Come on, Mom

by Ryan Krzykowski

Moms are pretty much the best people on the planet, and I know better than to thoughtlessly criticize one of them in a post like this one.  Therefore I will do my best to tread somewhat lightly, understanding there are a hundred different variables that provide context in this story that I know absolutely nothing about.  OK, there was the disclaimer…now onto the story.

Last night I was talking with a friend who told me, “Hey, I’ve got a coaching horror story you might find interesting.”  Because of my role with CFC, I hear some version of that somewhat often and I’m always interested to know what’s going on in our sports-crazed world.

In this particular story, my friend was sitting in a coffee shop around 6 PM and two women were sitting nearby.  As the volume and intensity of their conversation escalated, he learned one of the women was a volleyball coach and the other, a player’s Mom.  Mom was apparently getting quite agitated, questioning the coach about the position her daughter would play on the team.  Why have this conversation at the coffee shop?  I’m not sure, but whatever.  Maybe they both really like coffee.

The issue wasn’t what I imagined it might be — the problem was the coach was having this girl play multiple positions on the team.  She was practicing at both setter and hitter, and the coach explained that as one of the stronger players on the team, it would be good to gain experience in both roles, that it would contribute to her overall development in the sport.  Mom wasn’t having it — she wanted her daughter to have an “identity”.  Is she a setter or a hitter?  Mom wanted coach to pick one and go from there.  We know there is a whole lot of research telling us that having athletes specialize in a sport at a young age is detrimental in a variety of ways, but for this particular Mom, specializing in a sport isn’t enough, we need to pick a single position on the court.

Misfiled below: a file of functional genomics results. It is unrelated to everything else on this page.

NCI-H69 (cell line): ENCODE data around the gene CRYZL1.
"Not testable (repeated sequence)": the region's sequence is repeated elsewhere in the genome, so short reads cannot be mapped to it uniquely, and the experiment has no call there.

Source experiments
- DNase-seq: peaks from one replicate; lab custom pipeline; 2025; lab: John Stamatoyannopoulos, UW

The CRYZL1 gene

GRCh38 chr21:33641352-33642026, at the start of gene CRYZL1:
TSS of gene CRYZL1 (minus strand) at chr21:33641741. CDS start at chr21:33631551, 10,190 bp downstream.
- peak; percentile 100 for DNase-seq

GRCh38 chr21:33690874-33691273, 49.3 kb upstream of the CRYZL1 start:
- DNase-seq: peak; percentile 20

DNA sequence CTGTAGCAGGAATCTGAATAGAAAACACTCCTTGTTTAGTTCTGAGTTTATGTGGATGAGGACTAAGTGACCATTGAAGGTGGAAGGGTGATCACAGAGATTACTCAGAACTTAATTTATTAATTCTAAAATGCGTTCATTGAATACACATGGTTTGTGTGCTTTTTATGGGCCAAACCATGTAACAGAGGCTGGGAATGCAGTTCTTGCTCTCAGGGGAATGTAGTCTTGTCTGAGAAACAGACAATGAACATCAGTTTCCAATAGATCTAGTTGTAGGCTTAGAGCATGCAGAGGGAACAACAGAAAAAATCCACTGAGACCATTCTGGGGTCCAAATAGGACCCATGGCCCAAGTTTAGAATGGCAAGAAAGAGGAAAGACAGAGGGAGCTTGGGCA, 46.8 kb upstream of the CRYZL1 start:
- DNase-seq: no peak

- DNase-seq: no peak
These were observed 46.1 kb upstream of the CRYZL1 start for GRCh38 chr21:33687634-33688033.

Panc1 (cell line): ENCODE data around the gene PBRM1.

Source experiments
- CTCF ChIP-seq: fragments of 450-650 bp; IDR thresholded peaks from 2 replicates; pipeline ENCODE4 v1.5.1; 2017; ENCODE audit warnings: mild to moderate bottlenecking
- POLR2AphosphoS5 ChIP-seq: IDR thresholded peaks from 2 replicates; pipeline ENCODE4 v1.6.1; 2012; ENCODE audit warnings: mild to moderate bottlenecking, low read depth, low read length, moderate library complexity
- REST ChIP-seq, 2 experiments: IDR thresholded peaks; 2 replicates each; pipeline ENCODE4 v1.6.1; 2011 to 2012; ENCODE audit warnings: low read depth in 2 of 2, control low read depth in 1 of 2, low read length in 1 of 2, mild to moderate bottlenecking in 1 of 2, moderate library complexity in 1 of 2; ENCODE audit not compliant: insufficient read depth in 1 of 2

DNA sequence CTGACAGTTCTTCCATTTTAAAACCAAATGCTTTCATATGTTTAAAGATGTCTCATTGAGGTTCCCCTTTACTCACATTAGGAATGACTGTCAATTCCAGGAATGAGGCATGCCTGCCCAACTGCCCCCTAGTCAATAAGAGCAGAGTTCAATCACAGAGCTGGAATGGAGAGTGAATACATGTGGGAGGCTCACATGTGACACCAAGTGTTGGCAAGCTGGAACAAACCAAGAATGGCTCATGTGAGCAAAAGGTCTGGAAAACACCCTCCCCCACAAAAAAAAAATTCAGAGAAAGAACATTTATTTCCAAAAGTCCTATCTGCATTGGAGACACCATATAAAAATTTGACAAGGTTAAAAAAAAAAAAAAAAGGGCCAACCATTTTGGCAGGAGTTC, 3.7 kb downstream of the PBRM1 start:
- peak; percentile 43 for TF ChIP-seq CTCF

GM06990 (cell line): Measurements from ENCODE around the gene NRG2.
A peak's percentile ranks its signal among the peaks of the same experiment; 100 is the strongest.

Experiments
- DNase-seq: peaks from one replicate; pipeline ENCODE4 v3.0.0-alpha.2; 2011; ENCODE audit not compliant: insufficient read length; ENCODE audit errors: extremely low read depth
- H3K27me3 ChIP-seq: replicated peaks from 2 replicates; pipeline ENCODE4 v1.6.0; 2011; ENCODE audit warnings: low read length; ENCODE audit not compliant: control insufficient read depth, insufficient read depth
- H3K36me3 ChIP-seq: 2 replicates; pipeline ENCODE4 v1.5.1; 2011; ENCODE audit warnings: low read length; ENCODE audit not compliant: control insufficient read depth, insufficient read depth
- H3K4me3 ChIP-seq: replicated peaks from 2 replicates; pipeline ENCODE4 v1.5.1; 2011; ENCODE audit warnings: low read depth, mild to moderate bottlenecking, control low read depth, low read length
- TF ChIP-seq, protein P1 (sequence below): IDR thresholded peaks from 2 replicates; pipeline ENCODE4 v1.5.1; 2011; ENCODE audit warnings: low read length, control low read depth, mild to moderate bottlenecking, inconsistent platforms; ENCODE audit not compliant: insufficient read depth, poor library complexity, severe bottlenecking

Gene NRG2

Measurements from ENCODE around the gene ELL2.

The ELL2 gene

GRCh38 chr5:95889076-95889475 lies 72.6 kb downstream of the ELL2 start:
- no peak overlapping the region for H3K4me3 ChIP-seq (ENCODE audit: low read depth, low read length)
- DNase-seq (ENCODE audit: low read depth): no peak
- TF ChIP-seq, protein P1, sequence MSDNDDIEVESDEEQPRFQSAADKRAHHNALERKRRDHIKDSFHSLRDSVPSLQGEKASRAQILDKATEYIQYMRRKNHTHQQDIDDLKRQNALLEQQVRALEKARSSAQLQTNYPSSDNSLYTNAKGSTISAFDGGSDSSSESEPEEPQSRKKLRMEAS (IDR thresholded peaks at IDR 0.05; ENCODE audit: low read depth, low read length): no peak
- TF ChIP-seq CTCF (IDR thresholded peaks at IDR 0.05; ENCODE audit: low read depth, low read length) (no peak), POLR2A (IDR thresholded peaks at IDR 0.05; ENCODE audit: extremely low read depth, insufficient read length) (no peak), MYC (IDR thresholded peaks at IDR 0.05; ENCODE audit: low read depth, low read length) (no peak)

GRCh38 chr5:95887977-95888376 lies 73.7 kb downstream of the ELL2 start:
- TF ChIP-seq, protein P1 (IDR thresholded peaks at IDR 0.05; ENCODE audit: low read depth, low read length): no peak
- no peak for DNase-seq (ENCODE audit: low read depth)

As I listened to this story, I began wondering about the daughter’s age.  Is she a high school junior thinking about final preparations before her college career?  Actually no, turns out she is in the 6th grade.  Yikes.  And from their loud conversation, we also know this team is just three practices into their season.  Double yikes.  It just dawned on me why the coach wanted to have the meeting with Mom in a public place.

So yeah, this story reminds us of something we already know.  (And again, there are so many things about the people involved in this story of which I have no idea).  There are people out there who view sports and their child’s experience as an athlete in ways that would be widely viewed as unhelpful or unhealthy.   As coaches, we don’t do it perfectly or have all the answers either.  I share this because stories like this one provide me with fresh motivation to love kids, educate adults, and try and help us all move toward a more complete understanding of what youth sports ought to be about.

Let’s Coach With Purpose.